top of page

Why Have A Cheese Coaster?

I love cheese, hard, soft, smoked etc but today we have plenty of health warnings not to eat too much of it, shame. Back in the 18th and 19th century hard cheese was very important in your diet, recommended to keep your digestive system running smoothly and for healthy teeth, (however in the absence of tooth brushes teeth were lost at an early age). Cheese was eaten daily in large wealthy households and the Cheese Coaster or Cradle would have been a necessity. They were crescent shaped sometimes with a division, made mainly from mahogany. The shape makes them vunerable to cracking as the wood has to be bent , using steam, to make the coaster.They had either four brass castors to the base, sometimes covered with leather, or were flat with the base covered with baize. Many coasters have lost one or all of their castors now and they are extremely difficult to replace. So watch out for the tell tell signs of four holes on the base of coasters where the castors would have been. These coasters would hold half a stilton cheese or similar and some cut bread and would be rolled up and down the centre of the long dining room tables so that everyone could tuck in. In the same way as the decanter and port coasters would also be rolled up and down.Cheese coasters today can still be used for their original purpose but also look brilliant lined with a linen napkin and filled with fruit and nuts, particularly at Christmas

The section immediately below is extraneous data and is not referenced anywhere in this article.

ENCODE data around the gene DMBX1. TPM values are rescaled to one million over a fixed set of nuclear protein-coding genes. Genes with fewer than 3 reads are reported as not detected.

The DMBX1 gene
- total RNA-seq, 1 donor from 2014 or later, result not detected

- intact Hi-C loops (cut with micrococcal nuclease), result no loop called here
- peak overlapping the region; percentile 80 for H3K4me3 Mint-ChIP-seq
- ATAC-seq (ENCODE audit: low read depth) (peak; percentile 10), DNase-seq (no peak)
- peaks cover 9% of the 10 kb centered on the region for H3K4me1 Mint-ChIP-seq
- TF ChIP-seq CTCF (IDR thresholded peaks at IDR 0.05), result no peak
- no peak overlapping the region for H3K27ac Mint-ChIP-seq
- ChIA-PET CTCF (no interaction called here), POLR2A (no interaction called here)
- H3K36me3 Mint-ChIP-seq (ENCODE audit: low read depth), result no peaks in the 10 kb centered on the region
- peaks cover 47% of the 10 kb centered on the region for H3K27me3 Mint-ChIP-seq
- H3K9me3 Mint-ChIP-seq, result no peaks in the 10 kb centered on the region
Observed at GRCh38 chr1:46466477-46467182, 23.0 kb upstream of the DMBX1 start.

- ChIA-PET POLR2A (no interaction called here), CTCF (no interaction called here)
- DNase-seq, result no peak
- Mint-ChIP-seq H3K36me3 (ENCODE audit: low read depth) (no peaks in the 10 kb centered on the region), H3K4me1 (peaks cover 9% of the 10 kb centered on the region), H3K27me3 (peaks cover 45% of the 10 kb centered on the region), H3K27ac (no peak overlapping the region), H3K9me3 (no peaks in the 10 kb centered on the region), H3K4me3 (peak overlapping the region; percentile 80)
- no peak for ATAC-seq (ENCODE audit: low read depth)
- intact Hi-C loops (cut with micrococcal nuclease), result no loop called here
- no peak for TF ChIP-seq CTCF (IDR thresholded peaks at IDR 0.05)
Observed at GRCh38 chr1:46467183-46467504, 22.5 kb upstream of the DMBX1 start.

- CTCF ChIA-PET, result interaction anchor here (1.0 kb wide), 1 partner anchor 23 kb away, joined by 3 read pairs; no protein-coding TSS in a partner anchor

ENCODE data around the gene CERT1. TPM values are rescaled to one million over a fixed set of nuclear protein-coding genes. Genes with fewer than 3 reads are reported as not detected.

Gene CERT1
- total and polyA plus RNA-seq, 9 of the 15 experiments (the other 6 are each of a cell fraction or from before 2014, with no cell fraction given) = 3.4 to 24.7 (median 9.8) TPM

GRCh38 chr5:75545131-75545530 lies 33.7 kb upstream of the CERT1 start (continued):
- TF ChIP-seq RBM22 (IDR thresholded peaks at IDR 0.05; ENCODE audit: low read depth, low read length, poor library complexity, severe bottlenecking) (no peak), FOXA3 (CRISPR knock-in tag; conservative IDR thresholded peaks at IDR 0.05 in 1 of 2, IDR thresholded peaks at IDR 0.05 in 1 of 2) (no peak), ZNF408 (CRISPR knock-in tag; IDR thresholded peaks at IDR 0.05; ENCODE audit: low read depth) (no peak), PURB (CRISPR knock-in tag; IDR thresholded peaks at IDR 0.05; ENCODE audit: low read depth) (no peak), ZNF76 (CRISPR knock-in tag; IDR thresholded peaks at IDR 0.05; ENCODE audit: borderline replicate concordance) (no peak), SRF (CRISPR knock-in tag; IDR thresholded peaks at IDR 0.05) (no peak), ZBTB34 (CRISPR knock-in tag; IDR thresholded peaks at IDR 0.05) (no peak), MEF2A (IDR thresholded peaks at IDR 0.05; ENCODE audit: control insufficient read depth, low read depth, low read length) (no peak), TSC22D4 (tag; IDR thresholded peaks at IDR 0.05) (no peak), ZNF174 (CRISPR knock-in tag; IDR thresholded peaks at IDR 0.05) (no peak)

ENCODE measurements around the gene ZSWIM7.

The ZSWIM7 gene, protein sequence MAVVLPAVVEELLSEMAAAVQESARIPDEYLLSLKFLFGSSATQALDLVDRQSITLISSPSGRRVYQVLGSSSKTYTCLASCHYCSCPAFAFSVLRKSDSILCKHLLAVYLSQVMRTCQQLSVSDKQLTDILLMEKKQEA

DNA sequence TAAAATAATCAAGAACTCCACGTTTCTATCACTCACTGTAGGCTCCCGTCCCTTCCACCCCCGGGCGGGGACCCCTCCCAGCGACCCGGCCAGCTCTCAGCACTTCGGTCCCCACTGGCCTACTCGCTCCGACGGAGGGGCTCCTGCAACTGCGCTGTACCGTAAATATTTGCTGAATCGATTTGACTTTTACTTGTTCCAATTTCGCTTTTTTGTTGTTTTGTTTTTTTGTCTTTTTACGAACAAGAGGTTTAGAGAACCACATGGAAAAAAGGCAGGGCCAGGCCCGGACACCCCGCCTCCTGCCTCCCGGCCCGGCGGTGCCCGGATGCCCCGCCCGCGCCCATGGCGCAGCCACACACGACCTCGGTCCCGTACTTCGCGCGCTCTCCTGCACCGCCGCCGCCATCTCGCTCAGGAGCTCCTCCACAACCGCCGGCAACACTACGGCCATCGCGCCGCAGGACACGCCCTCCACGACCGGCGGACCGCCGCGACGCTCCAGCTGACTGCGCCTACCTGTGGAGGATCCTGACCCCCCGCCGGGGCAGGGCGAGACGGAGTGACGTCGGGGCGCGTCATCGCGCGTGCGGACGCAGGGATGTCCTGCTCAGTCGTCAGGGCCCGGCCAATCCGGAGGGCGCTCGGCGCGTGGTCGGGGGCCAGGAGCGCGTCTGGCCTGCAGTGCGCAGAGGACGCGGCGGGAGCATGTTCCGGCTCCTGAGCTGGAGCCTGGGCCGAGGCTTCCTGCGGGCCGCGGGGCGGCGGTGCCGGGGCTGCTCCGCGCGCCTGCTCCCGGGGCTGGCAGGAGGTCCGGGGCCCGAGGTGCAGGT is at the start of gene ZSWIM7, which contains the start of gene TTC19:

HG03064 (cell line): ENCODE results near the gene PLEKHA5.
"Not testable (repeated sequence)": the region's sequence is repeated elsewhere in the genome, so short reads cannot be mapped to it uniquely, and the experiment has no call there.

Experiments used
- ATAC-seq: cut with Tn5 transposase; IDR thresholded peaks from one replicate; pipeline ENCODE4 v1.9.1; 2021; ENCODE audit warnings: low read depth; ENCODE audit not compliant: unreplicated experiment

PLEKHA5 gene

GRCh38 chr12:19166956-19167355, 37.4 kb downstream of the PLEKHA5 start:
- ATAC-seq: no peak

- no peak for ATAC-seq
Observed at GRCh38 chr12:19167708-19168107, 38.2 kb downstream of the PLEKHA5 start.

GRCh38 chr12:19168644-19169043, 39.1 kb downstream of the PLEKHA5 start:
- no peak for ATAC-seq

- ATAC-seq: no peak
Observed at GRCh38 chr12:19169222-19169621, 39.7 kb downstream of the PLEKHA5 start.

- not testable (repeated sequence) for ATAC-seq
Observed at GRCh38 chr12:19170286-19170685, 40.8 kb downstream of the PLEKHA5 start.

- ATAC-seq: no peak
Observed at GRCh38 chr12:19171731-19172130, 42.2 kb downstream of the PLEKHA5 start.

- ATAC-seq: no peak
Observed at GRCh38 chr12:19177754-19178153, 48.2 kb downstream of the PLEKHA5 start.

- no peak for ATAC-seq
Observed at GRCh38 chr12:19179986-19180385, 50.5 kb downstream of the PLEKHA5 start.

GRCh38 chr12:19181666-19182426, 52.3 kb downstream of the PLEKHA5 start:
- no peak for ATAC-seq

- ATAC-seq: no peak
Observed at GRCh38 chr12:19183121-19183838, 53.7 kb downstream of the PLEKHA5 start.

Featured Posts
Recent Posts
Search By Tags
bottom of page